Fall 2012

Fall 2012
[learning to live a perfectly imperfect life]

Pursuing a 2nd Opinion

After our appointment with the local pediatric orthopedic surgeon, we made the decision to seek a 2nd opinion on Rylee's neck/spine. Thanks to a friend from Tennessee who's daughter underwent AAI/AOI spine fusion surgery several years ago, she made a recommendation. She (along with others I'd talked with) said that the Shriner's Hospital in Philadelphia was the place to go for this. The surgeon there was an expert and dealt with AAI/AOI frequently.

So, yesterday morning I dialed the number she'd given me, assuming I would be connected with a receptionist. I would do my best to make our long story short... the receptionist would do her best to take notes to pass along to the surgeon's nurse, who would then give me a call back several days later. Making the connection might take awhile...

You can imagine how surprised I was to hear the voicemail of the surgeon himself! Man, this friend of mine truly hooked me up! (Thanks Renee!)

Not knowing how long a message the voicemail would allow, I spoke quickly. (I'm famous for having to call people back to finish my message, and I didn't really want to have to do that this time!) I tried to summarize our story, ending it all with the request that he be our 2nd opinion.
(We were hoping to send Rylee's x-rays and MRI scans out there for review...)

I assumed that it would be a day or more before he called back, but the rest of the day, each time my cell phone rang, I glanced around to see if it was an appropriate time to talk, if it were to be the surgeon.

Ring... ring. (Glancing around... "hmmm, I'm driving in the car, but I could pull over into the IHOP parking lot and try to keep the kids quiet by giving them this 1/2 eaten bag of popcorn from yesterday.)

"Hello?" (not him)

Ring... ring. (Glancing around... "in the bathroom, going to the bathroom... well, not ideal but probably could get away with it if I don't flush.)

"Hello?" (not him)

Ring... ring. (Glancing around... in my office, kids are playing in their rooms... this might work!)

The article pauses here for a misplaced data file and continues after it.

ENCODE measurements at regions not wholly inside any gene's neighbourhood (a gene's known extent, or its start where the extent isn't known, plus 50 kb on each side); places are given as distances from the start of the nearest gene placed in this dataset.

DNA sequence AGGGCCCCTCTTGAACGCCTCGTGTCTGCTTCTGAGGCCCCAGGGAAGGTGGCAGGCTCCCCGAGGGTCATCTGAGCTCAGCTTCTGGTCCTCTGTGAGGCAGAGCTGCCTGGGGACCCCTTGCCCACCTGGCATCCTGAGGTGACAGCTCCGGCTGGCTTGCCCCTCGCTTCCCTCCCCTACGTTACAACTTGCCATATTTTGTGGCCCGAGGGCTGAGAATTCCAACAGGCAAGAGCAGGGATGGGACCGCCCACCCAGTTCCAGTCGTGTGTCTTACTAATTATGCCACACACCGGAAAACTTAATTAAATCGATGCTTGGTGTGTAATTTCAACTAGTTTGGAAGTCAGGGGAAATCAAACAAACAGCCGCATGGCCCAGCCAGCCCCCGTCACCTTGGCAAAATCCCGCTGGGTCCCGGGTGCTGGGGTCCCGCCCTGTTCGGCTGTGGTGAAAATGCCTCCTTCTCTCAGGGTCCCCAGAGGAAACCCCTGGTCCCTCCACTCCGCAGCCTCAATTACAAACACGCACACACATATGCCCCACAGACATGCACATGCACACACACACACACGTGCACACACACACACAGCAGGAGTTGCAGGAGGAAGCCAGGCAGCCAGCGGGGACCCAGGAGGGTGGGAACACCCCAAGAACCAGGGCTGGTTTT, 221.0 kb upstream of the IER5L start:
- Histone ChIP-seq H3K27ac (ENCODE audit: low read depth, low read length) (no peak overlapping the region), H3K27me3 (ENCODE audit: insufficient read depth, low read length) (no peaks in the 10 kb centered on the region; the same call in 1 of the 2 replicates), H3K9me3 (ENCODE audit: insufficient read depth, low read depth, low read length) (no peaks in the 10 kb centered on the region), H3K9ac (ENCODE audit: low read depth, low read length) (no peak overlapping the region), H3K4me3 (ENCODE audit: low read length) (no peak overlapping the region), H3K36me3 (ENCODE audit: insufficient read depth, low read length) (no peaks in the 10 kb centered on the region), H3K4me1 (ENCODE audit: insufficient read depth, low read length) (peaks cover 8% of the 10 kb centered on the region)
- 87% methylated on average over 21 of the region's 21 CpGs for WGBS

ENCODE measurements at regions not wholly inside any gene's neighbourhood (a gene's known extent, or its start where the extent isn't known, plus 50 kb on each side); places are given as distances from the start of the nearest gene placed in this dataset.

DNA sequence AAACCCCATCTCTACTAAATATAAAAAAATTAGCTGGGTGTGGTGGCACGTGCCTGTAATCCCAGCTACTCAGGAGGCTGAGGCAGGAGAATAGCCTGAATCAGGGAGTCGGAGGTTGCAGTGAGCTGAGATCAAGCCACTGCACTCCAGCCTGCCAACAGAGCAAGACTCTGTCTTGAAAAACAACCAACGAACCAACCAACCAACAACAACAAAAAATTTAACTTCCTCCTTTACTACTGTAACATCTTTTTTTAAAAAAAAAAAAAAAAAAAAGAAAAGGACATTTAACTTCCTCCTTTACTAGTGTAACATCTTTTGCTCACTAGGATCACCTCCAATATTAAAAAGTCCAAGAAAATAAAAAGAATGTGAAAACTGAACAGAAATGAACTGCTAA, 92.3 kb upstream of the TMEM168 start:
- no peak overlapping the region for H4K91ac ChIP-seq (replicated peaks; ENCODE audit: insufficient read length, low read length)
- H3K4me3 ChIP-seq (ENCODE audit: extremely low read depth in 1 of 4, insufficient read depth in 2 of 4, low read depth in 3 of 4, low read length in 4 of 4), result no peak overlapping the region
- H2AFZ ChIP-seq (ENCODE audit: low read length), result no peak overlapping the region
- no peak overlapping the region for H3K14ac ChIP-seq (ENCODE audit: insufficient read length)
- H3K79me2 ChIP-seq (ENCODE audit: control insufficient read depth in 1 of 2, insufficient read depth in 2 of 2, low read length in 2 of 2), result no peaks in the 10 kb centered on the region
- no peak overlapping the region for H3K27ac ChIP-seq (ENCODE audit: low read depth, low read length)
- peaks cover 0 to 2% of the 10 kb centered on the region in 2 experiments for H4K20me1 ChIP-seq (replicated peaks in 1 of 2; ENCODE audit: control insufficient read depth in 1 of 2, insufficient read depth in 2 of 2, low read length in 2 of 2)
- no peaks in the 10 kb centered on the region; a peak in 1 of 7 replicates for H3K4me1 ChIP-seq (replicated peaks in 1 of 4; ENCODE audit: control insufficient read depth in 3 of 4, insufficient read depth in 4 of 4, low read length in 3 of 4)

"Hello?" (HIM!)

What a kind and generous man! We talked for nearly 20 minutes. I gave him the low-down, and he listened. I mean really listened... not like a half-listen sort of "let's just appease this talkative South Dakota woman to get her off the phone and get on with my busy life." Renee said he was wonderful, and she was absolutely right! He said he would be more than happy to look over Rylee's x-rays and MRI scans. He gave me his assistant's address and said that he would look them over within a day or two of receiving them and give me a call back with his thoughts/recommendations. It was such a positive phone call, and I was grateful to have had a friend recommend him. (Thanks again Renee... I owe ya!)

*****

And so you'd think that would be the latest, but it's not.

*****

This morning, (during a fun watercolor project with the kids - gotta love no-school days!) the phone rang. It was the surgeon from here in town. He said that each Wednesday, he and some colleagues get together to discuss cases, etc. Yesterday, he showed Rylee's x-rays/MRI scans to the group to see what everyone's thoughts were. The consensus among the group was that Rylee does have AOI at extreme flexion and extension. In their opinion, there isn't instability until she really flexes her neck way up high/back or down low. Their thoughts are that it showed up on the x-rays because she did put her head way up high and way down low herself, but that for the MRI scans, her neck wasn't extended or flexed as much as during the x-rays.

Their recommendation was to limit some physical activity (gymnastics, trampolines, etc.) and check her again next fall with another x-ray.

*sigh*

What this did was reassure us that AOI is apparently very difficult to determine/diagnose, and that following through with a 2nd opinion from the surgeon at Shriner's in Philadelphia who has much more experience with this is definitely the right thing to do!

Thanks for everyone's continued thoughts as we work through this!

We just continue to picture Rylee as the healthy, happy, active little seven-year-old she is!


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